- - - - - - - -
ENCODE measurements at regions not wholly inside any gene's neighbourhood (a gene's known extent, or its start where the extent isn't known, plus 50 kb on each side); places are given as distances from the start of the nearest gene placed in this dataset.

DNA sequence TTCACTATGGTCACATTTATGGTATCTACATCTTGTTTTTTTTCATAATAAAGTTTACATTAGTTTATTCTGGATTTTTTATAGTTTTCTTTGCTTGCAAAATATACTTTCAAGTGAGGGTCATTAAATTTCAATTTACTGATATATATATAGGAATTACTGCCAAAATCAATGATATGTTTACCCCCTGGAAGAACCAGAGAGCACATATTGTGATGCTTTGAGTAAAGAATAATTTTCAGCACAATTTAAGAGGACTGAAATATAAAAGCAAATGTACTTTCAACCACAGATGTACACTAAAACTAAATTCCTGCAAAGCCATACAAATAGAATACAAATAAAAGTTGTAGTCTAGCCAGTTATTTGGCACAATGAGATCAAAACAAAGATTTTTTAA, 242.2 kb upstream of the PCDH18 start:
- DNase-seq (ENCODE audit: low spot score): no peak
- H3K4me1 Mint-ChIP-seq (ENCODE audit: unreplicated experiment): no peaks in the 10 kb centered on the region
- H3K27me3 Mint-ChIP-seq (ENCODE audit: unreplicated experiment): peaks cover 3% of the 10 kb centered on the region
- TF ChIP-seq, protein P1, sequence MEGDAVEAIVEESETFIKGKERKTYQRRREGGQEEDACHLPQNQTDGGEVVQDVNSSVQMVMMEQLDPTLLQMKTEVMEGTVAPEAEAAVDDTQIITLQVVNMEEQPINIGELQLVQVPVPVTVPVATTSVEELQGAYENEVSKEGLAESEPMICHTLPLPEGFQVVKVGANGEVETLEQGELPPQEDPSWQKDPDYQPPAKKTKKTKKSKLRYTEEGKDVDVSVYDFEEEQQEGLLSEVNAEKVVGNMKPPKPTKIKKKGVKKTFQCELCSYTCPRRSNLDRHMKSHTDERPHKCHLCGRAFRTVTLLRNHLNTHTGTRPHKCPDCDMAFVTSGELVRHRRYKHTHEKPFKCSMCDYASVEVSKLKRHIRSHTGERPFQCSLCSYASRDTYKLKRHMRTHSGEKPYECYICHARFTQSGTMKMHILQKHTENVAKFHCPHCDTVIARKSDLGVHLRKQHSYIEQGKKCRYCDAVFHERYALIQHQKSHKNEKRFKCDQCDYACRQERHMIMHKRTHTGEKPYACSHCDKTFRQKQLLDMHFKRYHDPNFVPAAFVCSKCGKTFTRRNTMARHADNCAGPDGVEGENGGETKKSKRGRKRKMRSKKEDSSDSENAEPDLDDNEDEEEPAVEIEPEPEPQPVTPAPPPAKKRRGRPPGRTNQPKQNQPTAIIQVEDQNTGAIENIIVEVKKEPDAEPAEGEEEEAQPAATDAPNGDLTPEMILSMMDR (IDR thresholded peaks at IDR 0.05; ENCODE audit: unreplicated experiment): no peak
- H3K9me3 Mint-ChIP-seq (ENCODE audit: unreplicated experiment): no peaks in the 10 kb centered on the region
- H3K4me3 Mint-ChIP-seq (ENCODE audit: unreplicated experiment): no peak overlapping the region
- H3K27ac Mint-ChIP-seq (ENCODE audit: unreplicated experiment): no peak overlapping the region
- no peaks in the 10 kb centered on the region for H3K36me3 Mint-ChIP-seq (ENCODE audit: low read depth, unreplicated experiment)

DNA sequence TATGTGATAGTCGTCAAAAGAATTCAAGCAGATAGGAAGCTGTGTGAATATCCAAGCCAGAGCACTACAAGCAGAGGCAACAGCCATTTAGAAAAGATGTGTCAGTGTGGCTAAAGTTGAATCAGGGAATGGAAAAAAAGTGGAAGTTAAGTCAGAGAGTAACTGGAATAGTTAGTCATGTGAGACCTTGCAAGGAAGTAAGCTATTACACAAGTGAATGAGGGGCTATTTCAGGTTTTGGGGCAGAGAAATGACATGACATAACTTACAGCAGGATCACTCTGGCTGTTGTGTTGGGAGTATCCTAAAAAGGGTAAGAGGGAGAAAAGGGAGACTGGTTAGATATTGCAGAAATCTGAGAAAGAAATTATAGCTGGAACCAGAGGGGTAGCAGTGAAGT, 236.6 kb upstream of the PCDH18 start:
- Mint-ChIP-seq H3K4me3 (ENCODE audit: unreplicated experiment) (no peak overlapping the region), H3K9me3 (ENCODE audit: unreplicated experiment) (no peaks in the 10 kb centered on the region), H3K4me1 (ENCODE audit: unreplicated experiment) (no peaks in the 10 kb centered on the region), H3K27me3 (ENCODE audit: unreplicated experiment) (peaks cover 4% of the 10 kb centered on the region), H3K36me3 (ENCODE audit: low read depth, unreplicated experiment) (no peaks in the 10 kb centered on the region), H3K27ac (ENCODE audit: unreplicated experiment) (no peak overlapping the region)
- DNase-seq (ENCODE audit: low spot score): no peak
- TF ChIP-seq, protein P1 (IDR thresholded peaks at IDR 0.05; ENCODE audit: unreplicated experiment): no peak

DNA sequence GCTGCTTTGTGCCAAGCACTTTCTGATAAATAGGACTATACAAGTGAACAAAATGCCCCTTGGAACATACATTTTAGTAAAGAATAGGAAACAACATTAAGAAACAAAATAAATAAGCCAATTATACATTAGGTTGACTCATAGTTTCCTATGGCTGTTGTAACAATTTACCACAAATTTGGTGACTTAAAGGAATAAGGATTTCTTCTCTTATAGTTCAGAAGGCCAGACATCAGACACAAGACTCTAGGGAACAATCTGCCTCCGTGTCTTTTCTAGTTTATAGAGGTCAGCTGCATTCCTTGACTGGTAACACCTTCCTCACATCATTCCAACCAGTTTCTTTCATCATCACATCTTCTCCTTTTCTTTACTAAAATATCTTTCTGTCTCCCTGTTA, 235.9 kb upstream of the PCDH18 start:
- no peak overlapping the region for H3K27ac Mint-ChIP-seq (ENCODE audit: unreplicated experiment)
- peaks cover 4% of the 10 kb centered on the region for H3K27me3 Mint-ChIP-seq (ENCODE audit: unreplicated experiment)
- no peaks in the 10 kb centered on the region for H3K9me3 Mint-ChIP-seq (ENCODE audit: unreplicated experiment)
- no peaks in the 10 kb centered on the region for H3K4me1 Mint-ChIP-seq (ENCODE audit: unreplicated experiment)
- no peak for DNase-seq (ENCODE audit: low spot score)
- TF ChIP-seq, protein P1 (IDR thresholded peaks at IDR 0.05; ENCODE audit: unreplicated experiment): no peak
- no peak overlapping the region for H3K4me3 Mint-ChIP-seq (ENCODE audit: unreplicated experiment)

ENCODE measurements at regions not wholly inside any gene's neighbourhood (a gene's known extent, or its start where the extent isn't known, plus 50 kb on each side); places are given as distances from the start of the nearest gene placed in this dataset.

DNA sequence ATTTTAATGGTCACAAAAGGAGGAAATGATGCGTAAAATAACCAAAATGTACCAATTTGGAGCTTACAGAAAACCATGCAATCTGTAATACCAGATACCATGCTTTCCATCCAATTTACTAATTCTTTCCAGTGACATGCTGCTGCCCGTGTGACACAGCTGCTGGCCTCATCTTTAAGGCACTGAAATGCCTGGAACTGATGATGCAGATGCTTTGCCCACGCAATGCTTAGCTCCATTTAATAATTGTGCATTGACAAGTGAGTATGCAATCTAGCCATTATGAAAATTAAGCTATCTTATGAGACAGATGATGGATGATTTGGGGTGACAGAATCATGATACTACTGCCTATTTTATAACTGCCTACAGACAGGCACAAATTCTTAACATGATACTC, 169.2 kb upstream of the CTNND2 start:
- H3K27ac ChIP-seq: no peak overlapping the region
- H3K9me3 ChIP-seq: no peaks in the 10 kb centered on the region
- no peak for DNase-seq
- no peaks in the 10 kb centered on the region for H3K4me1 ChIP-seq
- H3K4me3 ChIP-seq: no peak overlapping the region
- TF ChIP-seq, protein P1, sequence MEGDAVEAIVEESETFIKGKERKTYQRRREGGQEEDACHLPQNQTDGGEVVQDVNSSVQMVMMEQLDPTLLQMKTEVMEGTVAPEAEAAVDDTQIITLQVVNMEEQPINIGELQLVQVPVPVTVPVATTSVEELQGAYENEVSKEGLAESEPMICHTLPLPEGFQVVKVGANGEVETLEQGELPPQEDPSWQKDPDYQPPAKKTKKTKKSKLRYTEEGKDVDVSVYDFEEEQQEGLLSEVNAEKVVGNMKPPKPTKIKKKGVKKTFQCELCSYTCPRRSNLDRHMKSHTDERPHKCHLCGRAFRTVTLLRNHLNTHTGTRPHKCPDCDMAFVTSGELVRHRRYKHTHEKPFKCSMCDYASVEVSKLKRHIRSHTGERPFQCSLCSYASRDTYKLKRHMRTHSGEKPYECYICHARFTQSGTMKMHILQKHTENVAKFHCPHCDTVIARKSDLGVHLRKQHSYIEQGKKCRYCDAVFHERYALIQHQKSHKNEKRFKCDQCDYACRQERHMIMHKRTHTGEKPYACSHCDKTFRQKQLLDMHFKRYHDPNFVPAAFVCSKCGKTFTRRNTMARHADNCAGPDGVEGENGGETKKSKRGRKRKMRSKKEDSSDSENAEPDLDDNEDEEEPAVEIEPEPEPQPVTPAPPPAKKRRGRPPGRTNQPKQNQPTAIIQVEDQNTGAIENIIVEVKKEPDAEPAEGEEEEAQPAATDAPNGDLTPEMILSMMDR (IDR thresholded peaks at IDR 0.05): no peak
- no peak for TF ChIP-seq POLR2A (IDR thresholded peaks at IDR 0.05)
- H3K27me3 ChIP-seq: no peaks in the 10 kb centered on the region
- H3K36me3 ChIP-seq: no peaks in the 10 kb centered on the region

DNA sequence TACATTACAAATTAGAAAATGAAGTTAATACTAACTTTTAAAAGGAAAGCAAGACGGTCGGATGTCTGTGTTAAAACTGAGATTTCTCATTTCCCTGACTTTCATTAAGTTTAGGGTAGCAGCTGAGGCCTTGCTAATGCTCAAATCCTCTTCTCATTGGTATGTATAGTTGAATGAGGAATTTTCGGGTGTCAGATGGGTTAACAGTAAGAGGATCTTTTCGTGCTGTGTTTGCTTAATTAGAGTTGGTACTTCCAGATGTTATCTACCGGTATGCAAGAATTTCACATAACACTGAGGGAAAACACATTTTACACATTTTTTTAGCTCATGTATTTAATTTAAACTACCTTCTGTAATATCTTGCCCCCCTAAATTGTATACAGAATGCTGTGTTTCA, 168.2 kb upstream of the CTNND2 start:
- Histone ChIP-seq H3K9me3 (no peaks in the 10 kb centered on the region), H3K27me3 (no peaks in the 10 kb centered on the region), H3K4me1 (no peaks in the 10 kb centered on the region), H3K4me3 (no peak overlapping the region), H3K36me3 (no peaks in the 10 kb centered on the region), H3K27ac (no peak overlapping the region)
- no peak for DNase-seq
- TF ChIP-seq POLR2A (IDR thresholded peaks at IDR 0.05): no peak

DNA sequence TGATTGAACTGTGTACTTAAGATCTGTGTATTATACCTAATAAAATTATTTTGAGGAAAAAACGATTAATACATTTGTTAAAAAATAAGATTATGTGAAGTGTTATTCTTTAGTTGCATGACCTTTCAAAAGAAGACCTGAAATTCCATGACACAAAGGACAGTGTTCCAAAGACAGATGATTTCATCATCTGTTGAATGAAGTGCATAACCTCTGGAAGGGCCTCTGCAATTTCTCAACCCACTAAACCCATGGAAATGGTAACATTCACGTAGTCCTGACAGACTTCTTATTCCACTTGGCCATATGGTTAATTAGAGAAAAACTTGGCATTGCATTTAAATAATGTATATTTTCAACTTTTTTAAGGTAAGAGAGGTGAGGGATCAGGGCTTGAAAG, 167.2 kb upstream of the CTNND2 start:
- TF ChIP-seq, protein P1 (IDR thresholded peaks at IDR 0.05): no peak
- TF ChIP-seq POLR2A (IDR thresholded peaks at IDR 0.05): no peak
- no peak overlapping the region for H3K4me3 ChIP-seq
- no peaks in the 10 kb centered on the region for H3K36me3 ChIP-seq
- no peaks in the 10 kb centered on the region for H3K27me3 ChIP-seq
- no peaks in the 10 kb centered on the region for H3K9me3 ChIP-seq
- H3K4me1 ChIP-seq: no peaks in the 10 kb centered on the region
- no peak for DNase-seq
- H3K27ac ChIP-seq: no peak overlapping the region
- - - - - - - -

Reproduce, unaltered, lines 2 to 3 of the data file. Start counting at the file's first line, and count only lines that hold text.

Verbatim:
DNA sequence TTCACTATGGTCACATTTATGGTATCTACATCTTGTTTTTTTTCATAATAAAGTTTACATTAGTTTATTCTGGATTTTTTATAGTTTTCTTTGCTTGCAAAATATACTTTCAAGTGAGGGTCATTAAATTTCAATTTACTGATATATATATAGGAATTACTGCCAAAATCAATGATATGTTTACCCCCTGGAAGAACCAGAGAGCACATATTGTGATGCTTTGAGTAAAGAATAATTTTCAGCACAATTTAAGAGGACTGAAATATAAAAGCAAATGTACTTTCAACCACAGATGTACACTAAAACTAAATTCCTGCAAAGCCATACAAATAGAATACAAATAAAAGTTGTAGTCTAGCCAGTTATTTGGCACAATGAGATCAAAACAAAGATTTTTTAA, 242.2 kb upstream of the PCDH18 start:
- DNase-seq (ENCODE audit: low spot score): no peak